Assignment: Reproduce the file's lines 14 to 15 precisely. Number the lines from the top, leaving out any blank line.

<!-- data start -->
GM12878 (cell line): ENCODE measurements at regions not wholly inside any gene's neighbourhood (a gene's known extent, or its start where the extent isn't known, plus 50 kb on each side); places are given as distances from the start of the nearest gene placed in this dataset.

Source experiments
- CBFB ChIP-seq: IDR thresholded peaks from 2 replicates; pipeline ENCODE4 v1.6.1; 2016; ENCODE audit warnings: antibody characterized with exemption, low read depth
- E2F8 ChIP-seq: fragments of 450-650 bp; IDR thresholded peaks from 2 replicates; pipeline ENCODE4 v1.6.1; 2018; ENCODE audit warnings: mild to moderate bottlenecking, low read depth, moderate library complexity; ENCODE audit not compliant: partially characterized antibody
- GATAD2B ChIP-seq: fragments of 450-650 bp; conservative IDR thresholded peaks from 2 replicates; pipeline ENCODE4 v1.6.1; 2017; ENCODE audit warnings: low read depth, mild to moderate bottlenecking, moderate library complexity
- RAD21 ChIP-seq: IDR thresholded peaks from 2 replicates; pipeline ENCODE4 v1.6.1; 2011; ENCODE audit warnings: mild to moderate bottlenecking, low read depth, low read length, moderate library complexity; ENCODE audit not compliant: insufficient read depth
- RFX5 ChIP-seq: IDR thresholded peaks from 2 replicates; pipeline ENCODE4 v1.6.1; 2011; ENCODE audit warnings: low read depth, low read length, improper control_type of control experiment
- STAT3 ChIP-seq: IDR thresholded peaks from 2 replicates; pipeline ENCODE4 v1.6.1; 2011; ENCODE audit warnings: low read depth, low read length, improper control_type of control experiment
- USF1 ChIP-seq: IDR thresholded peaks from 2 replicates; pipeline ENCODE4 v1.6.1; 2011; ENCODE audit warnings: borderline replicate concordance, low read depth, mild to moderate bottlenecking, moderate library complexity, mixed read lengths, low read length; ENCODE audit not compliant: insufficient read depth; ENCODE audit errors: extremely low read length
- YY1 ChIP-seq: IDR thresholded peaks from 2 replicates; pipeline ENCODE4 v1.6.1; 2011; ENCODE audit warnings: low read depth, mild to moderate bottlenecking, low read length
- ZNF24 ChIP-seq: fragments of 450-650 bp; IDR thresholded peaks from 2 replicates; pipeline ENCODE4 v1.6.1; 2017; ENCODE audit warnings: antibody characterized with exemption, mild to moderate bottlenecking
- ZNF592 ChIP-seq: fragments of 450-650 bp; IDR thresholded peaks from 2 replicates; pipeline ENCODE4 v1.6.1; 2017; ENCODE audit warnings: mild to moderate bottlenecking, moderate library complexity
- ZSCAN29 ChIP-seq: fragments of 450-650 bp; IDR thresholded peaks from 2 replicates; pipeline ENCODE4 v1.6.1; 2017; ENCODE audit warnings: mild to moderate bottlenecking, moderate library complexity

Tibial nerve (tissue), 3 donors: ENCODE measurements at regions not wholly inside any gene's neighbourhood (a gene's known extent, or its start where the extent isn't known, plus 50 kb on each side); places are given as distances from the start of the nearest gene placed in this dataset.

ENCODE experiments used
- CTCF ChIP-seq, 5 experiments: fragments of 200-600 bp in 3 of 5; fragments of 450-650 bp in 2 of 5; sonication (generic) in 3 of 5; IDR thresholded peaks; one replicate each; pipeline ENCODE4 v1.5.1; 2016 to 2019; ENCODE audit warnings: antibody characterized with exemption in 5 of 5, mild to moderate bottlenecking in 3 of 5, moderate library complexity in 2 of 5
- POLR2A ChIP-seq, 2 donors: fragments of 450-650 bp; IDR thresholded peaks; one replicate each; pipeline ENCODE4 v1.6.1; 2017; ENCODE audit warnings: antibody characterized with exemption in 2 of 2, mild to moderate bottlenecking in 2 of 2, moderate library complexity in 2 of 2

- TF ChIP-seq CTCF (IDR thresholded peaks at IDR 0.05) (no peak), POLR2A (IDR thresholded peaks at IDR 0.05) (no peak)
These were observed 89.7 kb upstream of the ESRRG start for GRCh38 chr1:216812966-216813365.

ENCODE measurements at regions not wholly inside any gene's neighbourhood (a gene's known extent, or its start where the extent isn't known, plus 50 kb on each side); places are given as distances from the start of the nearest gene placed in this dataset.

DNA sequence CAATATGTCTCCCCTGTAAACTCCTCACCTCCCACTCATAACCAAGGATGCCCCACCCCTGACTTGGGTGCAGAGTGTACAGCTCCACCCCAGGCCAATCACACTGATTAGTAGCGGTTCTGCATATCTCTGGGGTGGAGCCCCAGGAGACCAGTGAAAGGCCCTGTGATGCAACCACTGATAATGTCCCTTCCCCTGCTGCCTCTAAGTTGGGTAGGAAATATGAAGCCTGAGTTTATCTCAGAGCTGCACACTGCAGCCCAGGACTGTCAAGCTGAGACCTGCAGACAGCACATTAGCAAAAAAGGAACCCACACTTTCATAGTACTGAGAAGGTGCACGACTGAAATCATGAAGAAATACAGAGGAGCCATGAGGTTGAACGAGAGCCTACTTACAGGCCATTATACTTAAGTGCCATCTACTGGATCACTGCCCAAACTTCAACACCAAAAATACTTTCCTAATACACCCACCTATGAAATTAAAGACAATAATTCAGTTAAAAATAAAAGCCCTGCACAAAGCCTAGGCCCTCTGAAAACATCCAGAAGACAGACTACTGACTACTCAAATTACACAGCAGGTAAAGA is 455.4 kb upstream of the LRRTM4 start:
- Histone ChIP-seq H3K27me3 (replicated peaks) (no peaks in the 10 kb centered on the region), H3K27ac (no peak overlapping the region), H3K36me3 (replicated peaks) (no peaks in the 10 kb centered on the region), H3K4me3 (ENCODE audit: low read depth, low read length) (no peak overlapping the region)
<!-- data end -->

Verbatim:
Tibial nerve (tissue), 3 donors: ENCODE measurements at regions not wholly inside any gene's neighbourhood (a gene's known extent, or its start where the extent isn't known, plus 50 kb on each side); places are given as distances from the start of the nearest gene placed in this dataset.

ENCODE experiments used